John Prine, a song writer and low-key wise man wrote and sings one of my favorite songs (vying in my head for first place with Sound System by Operation Ivy): “That’s the Way that the World Goes ‘Round”. Prine imparts to those who are ready to hear, “That’s the way that the world goes ’round / You’re up one day and the next you’re down / It’s a half an inch of water and you think you’re gonna drown / That’s the way that the world goes ’round”.
When I was younger and believed that the labels headshrinkers applied to me served some function, this song felt like the theme music for my bipolar disorder diagnosis. The doc told me I didn’t have it bad, and luckily I ended up with the kind that manifests its “highs” as anger and irritability. Well, I’m not going to blame a mental “illness” for my problems—truth is I am just not handling business in my precious, boney gourd. Labor is the medicine.
Life is ebb and flow—whether it be the ocean, your personal energy, your good feelings, or your work. I’m not preaching—y’all know this—it’s ubiquitous: ebb and flow, give and receive, create and destroy, on and on in every aspect of existence that I can think of. I endure periodic low times when I find it difficult to work, to be creative, hell even to shower sometimes. I’m generally as pleasant as Dr. Satan during these spells—I feel coated from the inside out with a suffocating, foamy slime of apathy. I feel bad for feeling like this because I am grateful for the numerous blessings I have. What gives me the right to even frown when my home isn’t being bombed by my own government (yet), and my children don’t have to work downwind of a mountain of poisonous industrial waste? Regardless, I feel downright bad—feelings that used to lead to extremely self-destructive behavior before I became a dad.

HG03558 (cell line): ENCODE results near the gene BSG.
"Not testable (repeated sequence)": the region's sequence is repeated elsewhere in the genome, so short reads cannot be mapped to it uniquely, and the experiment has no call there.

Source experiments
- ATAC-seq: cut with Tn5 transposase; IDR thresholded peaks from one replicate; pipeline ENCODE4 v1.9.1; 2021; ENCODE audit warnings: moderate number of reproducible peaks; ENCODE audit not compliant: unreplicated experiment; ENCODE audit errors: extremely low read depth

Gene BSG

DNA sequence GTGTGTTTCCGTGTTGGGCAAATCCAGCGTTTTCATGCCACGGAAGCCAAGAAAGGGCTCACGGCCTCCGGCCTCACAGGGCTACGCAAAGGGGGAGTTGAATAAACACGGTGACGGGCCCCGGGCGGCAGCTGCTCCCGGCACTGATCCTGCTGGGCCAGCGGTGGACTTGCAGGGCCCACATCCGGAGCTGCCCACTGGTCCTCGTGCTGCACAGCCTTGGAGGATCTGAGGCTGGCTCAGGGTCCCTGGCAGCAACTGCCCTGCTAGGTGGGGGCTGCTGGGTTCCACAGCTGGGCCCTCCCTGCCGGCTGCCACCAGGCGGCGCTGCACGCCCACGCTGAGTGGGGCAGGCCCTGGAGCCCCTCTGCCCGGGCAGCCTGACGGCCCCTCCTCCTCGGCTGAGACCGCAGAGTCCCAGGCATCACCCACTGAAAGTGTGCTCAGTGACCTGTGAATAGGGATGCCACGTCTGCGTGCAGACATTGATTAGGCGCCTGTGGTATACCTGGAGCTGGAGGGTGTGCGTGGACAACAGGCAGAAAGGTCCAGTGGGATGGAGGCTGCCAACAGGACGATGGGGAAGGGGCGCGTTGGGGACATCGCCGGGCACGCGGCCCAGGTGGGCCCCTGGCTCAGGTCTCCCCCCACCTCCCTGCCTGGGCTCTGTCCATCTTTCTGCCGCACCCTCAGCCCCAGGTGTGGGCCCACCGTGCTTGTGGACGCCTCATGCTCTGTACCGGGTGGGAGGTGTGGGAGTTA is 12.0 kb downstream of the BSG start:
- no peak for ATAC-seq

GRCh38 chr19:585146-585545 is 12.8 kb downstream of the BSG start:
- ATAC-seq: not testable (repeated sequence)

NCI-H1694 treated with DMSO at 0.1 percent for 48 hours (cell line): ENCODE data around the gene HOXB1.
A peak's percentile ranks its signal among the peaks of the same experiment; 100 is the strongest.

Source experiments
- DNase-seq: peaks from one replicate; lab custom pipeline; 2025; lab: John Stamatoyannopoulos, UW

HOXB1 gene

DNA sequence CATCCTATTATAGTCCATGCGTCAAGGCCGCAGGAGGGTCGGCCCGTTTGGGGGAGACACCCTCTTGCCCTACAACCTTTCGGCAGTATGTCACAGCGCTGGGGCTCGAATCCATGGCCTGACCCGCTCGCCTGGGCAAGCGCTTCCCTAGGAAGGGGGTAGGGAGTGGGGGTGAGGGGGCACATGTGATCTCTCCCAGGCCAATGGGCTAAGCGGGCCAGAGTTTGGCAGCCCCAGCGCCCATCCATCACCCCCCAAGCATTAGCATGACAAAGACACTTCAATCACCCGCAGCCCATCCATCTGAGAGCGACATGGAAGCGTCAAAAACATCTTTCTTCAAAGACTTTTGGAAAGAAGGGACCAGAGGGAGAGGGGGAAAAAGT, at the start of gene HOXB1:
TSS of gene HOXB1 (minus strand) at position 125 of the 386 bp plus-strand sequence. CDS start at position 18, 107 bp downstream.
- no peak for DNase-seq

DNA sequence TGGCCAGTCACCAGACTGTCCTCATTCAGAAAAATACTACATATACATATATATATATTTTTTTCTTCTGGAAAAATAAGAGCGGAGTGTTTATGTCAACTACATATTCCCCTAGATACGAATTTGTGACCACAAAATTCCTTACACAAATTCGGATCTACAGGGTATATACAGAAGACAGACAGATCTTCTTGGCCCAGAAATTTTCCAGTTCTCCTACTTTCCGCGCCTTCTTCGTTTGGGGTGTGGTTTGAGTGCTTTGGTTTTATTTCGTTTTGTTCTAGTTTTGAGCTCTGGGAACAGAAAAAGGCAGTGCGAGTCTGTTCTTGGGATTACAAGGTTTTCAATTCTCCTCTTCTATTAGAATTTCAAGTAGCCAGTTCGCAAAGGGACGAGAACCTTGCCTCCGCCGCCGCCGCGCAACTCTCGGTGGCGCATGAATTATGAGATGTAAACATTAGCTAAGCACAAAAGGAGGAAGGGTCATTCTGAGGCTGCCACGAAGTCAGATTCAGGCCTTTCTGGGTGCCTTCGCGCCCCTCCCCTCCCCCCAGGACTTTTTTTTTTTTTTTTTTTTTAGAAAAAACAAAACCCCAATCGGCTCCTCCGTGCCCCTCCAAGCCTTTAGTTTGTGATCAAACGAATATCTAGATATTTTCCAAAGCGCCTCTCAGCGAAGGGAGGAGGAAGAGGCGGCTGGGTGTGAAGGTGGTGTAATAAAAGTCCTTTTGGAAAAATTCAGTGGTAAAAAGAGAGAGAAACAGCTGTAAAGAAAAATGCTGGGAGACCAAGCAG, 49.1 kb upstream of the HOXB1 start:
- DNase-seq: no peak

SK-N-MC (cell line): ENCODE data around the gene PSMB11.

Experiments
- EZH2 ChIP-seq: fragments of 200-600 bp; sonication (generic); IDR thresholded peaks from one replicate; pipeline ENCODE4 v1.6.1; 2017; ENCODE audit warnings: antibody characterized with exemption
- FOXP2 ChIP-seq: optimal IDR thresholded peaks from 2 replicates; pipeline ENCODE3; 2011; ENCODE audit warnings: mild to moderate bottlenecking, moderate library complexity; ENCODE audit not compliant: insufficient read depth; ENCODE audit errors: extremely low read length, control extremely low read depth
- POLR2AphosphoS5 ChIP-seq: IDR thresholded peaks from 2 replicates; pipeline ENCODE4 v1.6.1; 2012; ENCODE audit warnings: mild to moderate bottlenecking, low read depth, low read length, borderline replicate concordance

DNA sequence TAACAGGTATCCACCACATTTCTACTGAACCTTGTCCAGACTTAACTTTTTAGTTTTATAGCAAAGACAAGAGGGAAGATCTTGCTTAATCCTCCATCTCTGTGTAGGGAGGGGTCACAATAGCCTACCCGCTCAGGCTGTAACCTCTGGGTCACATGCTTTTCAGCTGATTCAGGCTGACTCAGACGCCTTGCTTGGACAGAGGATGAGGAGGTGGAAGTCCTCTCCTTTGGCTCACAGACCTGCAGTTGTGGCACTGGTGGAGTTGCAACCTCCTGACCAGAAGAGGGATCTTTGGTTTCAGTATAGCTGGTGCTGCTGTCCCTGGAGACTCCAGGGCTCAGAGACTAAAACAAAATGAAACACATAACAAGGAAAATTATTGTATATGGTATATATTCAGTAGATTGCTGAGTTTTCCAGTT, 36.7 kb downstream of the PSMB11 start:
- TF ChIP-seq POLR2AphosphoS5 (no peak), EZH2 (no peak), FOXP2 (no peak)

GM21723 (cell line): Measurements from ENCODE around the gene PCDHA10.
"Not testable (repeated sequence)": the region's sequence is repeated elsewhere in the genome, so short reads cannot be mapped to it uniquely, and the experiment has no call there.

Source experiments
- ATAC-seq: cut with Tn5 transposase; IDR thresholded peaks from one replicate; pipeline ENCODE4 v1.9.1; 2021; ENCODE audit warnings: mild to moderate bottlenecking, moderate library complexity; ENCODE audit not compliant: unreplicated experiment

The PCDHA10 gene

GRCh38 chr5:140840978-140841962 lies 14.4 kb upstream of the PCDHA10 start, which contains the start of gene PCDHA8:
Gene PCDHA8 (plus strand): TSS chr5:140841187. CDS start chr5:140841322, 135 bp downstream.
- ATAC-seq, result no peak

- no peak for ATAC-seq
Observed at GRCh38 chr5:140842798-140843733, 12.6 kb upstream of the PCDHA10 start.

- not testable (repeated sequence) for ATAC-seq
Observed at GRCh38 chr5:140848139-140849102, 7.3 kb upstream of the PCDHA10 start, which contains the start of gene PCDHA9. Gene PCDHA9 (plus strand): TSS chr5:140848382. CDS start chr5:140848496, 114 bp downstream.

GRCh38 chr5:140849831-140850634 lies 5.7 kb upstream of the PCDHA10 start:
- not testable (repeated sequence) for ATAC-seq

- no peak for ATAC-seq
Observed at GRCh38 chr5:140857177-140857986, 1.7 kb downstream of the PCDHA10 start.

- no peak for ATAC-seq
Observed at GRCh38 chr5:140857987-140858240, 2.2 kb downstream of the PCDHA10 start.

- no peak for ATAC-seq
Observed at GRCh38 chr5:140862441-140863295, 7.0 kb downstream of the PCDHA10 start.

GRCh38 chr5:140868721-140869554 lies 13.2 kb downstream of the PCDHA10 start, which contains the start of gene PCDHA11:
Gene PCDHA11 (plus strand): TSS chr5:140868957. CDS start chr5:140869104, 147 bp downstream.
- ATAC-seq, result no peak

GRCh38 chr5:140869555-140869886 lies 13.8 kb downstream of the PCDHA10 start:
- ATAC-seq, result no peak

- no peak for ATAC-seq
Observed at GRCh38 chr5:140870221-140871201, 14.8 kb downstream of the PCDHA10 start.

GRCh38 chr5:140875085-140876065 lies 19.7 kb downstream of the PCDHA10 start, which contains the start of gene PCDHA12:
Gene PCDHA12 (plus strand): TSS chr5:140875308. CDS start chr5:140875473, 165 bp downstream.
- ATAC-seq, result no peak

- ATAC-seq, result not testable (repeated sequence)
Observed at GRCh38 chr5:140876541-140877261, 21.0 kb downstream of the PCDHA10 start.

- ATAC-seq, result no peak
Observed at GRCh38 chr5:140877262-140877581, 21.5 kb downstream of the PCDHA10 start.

Just like John Prine states (in accordance with the Tao): sometimes, man, you’re up, and sometimes you’re not. It’s simple, I realize, but it’s the simple stuff I tend to have the most problems with. Someone once told me to be grateful during the good times, and graceful during the bad ones. I don’t need to hold on to my emotions and keep lingering in darkness, and I’m getting better with practice. My son—he’s had a stroke, cancer, brain surgery, infantile spasms, and all before his third birthday. In return he’s got nothing but smiles for the world, and kind words for all (except when scrapping with his brother). I’m the parent, and I am teaching him some stuff, but I swear to Lovecraft he’s teaching me more than ten gurus could. For instance, I drew a dragon wearing a Hawaiian shirt to his specifications and had a GD breakthrough. It’s hard to stay nihilistic when you’re drawing shit like that (and he chose the details as carefully as if we were going to build the sucker next to the Ritz.) Thanks, Sam. I hope any readers who made it this far found something useful amidst this self-indulgence. Maybe you should’ve stopped at the dragon.